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Rendering Chinese languages in the Roman alphabet is a difficult problem, as Chinese uses a number of sounds not found in English or other European languages and vice versa. Several "romanization" systems have been developed that attempt to bridge the gap; the two most widely known are the Hanyu Pinyin (literally Chinese-language Spelled-sound) system developed in China in the 1950s and Wade-Giles, which was developed by two British diplomats at the end of the 19th century. To make things even more confusing, most place names in China were written by English-speakers using the Chinese Postal Map Romanization, which gave us the oddities of Peking for modern Beijing and Keelong for modern Jilong. The People's Republic of China declared that the Hanyu Pinyin system was the only acceptable system in 1979, changing the spelling of Chinese proper names when printed in other countries, hence this article's title: Mao Tse-tung became Mao Zedong.
The Tongyong Pinyin (lit. Universal/General Use Spelling Sounds) system was the official romanization system of the Republic Of China (Taiwan) from 2002 till 2008. Tongyong Pinyin was designed to be more intuitive for non-Chinese speakers. It was also claimed to be useful for romanizing non-Mandarin Chinese. Despite this, street signs in Taipei City generally use Hanyu Pinyin while other cities used Tongyong Pinyin. In addition, the Wade-Giles system is still widely used in some instances, such as place names and personal names, hence Taipei instead of Taibei. The ROC adopted the Hanyu Pinyin system in 2009.
According to The Other Wiki, these systems are transcriptions of Chinese rather than transliterations since Chinese writing is logographic, not alphabetic. (Chinese does have the native Zhuyin Fuhao phonemic alphabet, which Pinyin replaced.) That is, they attempt to map sounds to letters instead of characters to letters (as would be the case for, say, languages written using the Cyrillic alphabet). In the case of Pinyin, this mapping is done without following the usage of any other language that uses the Roman alphabet, which can result in confusion when read by those unfamiliar with Pinyin. For example, Q represents something like the '-ch' sound, as in the Qin and Qing Dynasties (though there is a distinction between the 'Q' and 'Ch' sounds, actually). Tones are represented by diacritic marks.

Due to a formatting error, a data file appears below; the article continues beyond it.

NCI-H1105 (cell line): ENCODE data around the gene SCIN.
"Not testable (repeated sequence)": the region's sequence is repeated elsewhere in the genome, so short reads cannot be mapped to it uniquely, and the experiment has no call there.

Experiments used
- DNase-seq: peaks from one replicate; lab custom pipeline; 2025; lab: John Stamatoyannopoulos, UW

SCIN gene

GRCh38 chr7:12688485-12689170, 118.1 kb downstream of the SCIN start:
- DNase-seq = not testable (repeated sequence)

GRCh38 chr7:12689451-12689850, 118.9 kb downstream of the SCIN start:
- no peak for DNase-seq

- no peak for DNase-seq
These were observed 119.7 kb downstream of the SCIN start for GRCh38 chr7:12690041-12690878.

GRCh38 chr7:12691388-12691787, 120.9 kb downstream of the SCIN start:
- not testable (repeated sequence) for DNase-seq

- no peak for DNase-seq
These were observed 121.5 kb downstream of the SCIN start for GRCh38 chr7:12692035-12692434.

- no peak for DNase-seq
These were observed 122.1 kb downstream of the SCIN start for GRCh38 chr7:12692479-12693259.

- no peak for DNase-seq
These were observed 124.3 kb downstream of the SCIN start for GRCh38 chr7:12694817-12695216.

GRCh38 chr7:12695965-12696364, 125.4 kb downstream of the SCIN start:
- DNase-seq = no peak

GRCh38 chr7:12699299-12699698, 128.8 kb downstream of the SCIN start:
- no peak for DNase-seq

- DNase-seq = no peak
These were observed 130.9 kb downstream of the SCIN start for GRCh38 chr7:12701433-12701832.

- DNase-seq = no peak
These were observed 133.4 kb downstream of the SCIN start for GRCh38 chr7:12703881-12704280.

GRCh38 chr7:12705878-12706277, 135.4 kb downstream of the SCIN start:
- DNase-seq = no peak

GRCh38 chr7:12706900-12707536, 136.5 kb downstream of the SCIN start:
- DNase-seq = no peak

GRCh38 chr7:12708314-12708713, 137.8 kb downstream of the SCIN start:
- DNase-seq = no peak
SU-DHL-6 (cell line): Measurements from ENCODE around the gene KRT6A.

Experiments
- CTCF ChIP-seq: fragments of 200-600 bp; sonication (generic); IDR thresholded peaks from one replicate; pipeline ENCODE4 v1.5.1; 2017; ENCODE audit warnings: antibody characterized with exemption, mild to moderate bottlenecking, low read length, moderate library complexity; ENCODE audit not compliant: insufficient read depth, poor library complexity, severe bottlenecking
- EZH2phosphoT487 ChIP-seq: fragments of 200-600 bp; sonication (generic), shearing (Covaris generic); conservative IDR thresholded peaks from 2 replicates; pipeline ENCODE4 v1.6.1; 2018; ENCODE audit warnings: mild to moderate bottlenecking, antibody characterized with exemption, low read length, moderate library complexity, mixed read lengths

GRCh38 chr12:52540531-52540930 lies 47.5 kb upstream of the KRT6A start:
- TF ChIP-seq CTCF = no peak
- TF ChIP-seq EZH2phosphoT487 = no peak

It may be tempting to view Pinyin (and other romanization systems) as a method to kludge the Chinese language onto a keyboard, but that is not the case. The Communist did plan to abolish hanzi altogether in 1950s and 1960s, but the development of Hanyu Pinyin was parallel to this.
This is also the reason why us older folks had trouble for a while with the city of Beijing. We wondered what this city was and why it had become the capital. Seems that Peking was renamed Beijing in English one day without any notice. Note to media, it's not a good idea to suddenly change the spelling of something without a lot of mentioning that you have done it. Even more confusingly, during the Chinese Civil War the Kuomintang actually did rename it to "Peiping" and the Taiwanese government still officially refers to it by that name - at a casual glance, if anything "Peiping" looks more like a re-spelling of Peking and "Beijing" looks like a totally different name, but it's the other way around.